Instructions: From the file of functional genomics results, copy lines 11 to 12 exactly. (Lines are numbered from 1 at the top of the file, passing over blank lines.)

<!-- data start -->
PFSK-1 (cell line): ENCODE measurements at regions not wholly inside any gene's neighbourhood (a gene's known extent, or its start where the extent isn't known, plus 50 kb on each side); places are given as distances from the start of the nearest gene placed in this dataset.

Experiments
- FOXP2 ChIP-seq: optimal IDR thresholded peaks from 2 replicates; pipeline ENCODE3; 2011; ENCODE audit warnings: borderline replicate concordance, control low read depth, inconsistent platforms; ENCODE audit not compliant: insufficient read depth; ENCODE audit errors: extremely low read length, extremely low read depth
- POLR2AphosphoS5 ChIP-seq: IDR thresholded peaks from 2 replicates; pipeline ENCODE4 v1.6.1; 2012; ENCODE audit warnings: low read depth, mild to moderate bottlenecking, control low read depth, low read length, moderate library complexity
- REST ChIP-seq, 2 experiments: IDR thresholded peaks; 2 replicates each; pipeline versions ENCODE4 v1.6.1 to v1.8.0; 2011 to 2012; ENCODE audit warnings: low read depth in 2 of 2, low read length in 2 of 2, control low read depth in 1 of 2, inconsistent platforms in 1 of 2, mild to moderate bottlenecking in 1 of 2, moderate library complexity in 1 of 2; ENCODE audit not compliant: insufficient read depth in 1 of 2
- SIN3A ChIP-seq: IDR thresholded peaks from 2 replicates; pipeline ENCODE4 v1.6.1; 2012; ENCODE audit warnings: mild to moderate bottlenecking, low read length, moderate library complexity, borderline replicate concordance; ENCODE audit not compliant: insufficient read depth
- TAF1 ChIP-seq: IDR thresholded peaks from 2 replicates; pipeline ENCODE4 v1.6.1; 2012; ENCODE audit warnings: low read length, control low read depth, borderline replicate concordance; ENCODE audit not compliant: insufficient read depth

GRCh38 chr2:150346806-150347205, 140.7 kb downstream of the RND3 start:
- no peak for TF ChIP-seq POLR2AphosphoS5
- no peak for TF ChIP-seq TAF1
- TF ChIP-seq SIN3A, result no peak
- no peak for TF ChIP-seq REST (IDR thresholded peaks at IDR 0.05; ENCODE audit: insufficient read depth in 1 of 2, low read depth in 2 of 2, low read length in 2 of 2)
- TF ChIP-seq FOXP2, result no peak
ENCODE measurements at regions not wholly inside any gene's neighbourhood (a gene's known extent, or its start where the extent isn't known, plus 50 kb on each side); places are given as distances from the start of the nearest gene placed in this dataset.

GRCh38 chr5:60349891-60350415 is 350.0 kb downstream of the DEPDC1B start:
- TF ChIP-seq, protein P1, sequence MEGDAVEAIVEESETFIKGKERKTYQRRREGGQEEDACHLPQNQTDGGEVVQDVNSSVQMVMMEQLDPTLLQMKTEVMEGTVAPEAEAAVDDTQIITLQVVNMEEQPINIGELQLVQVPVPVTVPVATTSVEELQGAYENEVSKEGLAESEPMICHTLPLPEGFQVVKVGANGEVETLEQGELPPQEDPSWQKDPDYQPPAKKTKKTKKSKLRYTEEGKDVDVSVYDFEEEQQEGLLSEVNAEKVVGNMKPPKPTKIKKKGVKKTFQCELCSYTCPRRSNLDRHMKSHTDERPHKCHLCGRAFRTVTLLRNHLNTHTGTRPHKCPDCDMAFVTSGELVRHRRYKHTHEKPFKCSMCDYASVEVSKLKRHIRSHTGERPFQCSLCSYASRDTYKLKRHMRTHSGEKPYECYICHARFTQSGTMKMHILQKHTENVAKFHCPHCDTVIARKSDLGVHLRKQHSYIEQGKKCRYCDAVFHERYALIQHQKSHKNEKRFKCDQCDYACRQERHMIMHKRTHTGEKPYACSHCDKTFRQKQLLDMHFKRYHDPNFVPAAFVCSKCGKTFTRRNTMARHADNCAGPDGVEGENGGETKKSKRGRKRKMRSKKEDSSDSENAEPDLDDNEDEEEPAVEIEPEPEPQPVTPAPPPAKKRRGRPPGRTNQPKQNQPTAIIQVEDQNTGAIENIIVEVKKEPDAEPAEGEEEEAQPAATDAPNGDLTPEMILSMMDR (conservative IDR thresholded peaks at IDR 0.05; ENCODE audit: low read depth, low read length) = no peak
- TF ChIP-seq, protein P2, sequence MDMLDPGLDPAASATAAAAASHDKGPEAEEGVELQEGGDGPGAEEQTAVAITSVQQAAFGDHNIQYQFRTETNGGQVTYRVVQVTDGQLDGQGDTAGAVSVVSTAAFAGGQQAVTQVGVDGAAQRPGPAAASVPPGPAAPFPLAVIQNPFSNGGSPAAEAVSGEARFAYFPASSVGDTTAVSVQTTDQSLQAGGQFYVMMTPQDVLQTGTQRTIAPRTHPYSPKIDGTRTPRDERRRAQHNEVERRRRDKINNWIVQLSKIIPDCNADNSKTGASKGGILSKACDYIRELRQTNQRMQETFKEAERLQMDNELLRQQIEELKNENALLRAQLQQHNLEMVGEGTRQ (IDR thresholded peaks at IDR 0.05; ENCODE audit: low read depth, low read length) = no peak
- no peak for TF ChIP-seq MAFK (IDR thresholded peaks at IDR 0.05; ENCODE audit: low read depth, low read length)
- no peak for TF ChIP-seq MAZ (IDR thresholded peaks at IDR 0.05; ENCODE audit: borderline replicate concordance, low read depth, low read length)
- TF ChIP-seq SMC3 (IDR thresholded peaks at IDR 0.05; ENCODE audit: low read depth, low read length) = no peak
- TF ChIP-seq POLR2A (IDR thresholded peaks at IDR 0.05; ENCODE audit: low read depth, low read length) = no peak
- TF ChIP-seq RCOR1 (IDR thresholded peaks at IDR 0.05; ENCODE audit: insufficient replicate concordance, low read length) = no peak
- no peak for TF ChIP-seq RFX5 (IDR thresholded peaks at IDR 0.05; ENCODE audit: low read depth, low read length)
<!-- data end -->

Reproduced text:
- TF ChIP-seq SIN3A, result no peak
- no peak for TF ChIP-seq REST (IDR thresholded peaks at IDR 0.05; ENCODE audit: insufficient read depth in 1 of 2, low read depth in 2 of 2, low read length in 2 of 2)